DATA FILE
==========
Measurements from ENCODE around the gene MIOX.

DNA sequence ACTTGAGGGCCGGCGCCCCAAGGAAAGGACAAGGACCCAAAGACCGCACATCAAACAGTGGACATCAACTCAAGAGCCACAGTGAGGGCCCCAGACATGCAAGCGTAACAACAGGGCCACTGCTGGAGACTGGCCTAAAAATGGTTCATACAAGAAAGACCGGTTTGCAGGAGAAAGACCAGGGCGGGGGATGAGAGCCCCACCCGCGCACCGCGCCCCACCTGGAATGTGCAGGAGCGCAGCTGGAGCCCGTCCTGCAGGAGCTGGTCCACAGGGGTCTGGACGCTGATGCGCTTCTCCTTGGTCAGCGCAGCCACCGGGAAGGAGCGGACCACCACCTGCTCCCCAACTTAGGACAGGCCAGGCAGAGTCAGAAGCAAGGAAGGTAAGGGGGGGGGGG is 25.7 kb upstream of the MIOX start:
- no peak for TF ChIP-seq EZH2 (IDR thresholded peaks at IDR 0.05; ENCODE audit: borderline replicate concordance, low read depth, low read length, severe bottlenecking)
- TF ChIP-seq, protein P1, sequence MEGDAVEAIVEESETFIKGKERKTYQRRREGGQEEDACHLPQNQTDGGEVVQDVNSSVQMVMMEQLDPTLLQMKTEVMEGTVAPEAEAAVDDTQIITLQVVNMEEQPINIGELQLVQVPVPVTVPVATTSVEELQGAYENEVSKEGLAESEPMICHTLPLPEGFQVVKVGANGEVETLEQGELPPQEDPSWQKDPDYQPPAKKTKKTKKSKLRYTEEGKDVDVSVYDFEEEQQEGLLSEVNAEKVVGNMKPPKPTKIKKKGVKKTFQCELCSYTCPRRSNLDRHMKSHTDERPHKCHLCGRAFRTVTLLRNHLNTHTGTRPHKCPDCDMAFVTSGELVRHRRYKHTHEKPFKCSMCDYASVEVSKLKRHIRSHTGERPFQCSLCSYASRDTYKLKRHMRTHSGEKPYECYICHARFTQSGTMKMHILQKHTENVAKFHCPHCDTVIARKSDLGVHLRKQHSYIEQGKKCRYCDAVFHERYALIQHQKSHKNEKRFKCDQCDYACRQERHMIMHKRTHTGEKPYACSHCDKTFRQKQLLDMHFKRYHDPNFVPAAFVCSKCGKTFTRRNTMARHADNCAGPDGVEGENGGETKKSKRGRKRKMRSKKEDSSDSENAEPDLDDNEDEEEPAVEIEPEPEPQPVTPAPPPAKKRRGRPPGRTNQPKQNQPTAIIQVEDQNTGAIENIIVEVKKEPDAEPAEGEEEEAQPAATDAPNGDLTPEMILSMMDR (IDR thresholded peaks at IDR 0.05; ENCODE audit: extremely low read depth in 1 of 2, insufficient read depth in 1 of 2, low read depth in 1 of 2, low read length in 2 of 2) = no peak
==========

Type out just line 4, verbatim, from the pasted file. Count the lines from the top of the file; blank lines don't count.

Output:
- TF ChIP-seq, protein P1, sequence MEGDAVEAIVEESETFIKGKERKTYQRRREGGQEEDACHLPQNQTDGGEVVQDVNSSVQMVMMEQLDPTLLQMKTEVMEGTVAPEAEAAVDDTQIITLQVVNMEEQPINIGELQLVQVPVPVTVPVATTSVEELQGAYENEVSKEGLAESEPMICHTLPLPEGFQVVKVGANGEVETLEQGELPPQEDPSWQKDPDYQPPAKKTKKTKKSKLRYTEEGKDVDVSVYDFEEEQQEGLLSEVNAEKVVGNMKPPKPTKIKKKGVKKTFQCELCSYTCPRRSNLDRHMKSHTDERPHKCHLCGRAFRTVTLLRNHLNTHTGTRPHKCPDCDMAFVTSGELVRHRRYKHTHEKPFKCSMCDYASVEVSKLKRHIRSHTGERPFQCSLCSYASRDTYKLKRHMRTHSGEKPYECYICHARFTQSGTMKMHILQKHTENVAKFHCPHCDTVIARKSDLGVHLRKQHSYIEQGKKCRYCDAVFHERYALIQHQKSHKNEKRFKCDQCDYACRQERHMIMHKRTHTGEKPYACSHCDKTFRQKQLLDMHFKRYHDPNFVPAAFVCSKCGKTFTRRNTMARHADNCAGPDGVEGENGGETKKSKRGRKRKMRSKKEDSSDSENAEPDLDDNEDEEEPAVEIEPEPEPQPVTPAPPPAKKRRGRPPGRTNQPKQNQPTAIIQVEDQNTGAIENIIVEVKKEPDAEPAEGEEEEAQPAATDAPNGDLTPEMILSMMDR (IDR thresholded peaks at IDR 0.05; ENCODE audit: extremely low read depth in 1 of 2, insufficient read depth in 1 of 2, low read depth in 1 of 2, low read length in 2 of 2) = no peak